The same Robert Levy who argued Parker/Heller all the way to the Supreme Court wrote with his co-author William Mellor The Dirty Dozen: How Twelve Supreme Court Cases Radically Expanded Government and Eroded Freedom, released May, 2008. We can argue Supreme Court cases on their merits and demerits, but the ruling value is still unequivocally the political cynicism that we cannot address national issues and national problems with a national governing authority. US v. Miller (1939), which upheld the National Firearms Act of 1934, is included in the twelve. Maybe the Supreme Court was thinking that sawed off shotguns, machine guns, handgrenades, field artillery, etc., in every personal arsenal are not appropriate for self-defense against the rulings of the Supreme Court. Levy and Mellor DO NOT list the Selective Draft Law Cases (1918) which constitutionalized national conscription in the most radical departure from original design and intent and the Federal Government's most severe imposition on individual sovereignty; NOR, do they list US v. Darby (1941) which upheld the Fair Labor Standards Act of 1938 establishing the forty hour work week as national law. One constitutional law text describes Darby as the culmination of and the very essence of the New Deal Constitutional Revolution which Levy and Mellor find so horrifying and want each of us to have a gun in our pocket to defend ourselves against. It gets very contradictory because the same federal judiciary expanded federal powers under the Fourteenth Amendment to protect individual liberties.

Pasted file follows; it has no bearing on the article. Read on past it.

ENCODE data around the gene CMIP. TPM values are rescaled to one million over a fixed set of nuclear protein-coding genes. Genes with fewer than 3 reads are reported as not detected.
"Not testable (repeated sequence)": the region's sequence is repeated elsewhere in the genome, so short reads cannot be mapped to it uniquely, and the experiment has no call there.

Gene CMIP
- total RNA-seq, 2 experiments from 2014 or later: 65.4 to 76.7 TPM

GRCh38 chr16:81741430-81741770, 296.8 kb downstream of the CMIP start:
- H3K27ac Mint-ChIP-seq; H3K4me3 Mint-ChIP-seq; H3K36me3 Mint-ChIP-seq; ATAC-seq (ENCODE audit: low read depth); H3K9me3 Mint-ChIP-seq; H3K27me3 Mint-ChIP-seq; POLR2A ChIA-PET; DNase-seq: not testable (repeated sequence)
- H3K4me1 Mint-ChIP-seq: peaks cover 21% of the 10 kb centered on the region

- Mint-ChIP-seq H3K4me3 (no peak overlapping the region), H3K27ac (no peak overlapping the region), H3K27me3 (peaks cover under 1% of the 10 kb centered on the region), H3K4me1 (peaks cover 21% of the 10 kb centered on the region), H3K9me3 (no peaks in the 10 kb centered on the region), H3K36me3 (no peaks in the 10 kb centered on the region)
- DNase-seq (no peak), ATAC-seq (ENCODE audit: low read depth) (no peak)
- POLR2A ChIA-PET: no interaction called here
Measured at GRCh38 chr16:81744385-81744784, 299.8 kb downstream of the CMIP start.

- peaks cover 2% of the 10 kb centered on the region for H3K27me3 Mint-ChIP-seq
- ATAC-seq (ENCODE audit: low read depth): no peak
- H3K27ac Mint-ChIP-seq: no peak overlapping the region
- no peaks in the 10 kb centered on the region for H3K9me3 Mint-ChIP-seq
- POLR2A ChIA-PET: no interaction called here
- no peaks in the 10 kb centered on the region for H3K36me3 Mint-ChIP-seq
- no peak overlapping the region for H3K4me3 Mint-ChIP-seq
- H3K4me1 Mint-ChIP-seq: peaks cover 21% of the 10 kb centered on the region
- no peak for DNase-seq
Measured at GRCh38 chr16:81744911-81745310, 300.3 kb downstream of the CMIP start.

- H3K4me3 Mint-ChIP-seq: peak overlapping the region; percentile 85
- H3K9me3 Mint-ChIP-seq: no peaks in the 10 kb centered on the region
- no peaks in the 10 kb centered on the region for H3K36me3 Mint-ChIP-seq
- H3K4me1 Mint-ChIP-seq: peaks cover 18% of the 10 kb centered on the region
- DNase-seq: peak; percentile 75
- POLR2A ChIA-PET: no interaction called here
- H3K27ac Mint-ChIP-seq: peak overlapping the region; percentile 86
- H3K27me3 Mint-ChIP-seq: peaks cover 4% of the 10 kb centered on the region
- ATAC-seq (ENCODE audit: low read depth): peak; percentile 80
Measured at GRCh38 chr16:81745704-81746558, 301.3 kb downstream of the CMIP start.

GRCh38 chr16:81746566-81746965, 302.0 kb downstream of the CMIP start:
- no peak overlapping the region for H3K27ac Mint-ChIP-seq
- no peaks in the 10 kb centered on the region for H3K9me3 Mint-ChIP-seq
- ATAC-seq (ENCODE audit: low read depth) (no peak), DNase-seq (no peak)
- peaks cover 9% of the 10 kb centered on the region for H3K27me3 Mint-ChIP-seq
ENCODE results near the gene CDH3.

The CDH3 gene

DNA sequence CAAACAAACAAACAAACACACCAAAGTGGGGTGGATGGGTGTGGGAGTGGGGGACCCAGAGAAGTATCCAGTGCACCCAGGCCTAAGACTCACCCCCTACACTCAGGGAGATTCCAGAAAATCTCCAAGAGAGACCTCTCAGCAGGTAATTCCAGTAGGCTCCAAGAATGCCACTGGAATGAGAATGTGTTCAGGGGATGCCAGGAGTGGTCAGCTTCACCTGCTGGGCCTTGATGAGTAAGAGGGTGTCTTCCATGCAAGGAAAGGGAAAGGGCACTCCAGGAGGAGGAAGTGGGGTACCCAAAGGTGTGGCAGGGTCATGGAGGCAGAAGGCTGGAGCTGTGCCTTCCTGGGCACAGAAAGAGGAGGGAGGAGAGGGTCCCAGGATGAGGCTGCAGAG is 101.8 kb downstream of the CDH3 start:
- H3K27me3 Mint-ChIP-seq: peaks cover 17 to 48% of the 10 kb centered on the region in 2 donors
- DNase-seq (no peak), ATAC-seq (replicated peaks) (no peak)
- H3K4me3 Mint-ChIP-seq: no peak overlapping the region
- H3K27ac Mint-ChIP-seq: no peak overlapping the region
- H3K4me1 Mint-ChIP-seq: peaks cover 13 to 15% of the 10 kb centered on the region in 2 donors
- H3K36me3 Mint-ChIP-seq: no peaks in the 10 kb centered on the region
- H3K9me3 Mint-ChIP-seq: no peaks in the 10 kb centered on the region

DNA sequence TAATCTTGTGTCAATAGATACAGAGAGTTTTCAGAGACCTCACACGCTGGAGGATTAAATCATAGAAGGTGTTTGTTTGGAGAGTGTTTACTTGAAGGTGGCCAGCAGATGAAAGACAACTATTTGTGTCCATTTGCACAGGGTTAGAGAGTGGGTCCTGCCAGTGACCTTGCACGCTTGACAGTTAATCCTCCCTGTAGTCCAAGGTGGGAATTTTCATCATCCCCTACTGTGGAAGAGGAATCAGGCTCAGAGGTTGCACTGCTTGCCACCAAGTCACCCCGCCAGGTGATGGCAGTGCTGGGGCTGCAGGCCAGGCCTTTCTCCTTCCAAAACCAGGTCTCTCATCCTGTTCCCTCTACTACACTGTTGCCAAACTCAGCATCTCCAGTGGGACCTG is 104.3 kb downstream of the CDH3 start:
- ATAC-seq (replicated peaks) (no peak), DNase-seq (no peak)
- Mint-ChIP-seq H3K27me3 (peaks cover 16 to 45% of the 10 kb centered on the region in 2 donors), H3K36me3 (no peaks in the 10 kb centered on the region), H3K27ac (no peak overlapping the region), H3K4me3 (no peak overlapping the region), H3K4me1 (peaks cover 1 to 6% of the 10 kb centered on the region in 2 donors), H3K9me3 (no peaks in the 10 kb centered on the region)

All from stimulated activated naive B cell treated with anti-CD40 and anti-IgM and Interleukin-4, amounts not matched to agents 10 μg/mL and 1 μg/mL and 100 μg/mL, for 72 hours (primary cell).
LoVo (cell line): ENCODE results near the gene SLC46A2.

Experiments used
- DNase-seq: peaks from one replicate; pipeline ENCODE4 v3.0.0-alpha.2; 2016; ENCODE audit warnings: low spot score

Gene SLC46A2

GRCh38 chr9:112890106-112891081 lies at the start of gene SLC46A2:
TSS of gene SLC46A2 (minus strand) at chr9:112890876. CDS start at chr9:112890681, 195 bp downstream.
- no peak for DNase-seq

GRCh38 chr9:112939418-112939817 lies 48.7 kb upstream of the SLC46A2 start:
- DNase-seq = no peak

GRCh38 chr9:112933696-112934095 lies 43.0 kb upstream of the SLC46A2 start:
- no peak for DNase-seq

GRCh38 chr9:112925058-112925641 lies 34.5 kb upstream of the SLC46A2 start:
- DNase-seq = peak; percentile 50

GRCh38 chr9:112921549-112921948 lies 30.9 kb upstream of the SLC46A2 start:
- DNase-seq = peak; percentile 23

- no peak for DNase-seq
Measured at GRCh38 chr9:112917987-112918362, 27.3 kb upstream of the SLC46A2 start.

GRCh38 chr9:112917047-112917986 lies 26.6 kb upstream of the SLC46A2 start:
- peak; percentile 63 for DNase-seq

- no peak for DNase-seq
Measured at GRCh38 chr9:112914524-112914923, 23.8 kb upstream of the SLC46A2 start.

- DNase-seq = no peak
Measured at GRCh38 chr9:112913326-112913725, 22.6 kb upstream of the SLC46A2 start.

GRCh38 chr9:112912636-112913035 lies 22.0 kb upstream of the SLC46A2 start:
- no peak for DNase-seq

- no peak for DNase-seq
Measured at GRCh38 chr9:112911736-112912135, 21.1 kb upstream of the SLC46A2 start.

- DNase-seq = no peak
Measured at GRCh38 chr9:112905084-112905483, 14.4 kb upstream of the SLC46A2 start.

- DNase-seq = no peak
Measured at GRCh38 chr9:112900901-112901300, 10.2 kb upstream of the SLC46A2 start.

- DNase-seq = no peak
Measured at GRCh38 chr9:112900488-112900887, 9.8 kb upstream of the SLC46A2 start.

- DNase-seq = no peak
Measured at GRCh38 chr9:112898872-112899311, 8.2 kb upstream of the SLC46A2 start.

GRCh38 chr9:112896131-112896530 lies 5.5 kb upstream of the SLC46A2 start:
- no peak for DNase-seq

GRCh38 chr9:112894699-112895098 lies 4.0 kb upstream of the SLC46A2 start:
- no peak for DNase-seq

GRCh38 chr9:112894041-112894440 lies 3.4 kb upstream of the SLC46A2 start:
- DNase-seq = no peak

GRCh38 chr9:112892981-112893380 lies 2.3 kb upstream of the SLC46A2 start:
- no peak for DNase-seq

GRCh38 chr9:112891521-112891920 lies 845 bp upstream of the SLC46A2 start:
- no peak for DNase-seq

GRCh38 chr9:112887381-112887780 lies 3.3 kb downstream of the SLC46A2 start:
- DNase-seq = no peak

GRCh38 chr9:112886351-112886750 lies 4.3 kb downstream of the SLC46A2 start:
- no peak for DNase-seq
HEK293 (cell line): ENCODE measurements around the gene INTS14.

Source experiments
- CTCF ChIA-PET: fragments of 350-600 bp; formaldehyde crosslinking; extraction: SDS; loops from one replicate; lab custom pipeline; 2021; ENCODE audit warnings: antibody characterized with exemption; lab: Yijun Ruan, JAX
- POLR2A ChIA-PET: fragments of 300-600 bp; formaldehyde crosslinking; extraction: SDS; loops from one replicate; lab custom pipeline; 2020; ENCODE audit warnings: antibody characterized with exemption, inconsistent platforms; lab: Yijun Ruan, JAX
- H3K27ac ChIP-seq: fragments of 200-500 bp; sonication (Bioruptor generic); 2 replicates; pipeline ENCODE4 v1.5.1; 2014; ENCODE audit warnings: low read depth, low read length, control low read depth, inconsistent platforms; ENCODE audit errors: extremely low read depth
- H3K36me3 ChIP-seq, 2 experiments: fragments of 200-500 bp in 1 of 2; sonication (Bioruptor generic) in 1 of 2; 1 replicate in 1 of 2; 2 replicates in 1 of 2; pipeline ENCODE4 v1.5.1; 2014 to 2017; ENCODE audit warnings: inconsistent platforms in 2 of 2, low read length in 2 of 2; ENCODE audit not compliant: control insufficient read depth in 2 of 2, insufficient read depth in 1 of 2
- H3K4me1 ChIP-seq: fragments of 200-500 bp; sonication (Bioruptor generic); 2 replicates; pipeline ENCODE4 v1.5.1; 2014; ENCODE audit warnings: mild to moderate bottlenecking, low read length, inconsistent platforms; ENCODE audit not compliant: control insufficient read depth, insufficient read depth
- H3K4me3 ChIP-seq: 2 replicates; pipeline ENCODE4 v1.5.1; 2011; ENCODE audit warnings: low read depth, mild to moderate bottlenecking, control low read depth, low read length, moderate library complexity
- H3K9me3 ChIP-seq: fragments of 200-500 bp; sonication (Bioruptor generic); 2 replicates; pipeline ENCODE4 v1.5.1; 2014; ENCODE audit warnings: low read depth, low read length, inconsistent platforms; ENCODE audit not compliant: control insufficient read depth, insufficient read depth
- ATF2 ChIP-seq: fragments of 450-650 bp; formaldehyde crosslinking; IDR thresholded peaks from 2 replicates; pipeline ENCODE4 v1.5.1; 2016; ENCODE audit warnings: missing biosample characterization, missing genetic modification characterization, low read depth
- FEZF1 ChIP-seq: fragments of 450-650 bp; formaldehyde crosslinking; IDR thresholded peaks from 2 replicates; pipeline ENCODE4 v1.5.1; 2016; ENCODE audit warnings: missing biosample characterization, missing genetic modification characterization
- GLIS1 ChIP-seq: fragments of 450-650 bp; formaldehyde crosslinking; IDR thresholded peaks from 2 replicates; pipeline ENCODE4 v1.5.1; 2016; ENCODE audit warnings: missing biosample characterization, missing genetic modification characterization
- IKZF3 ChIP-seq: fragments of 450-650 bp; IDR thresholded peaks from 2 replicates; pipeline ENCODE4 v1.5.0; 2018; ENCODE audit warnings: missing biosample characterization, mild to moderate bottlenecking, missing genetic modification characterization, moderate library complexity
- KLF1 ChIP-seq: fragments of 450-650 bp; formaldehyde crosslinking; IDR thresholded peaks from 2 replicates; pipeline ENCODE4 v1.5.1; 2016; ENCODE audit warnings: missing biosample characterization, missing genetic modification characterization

If Rick Warren wanted to get serious with the candidates on August 16, 2008, he might have inquired into where they stand on the modern state and the twentieth century constitutional transformations that created it. John McCain is committed to the justices on the Supreme Court that are committed to dismantling the modern state. Those are the five he approves of and they are the same five who voted in the majority in Heller. McCain is not required to explain himself.

The struggle as manifest in our present gun rights ideologies is between individual sovereignty and socialism. Sovereigns exist in the State of Nature before there is law and government. Sovereigns make treaties not governments. Socialism becomes any viable concept of constitutional government, like the authority to restrict possession of sawed off shotguns and machine guns. The political cynicism that rejects any collective political capacity to deal with the common good and common issues, like the forty hour work week, goes so far as to embrace anarchic and treasonous rights.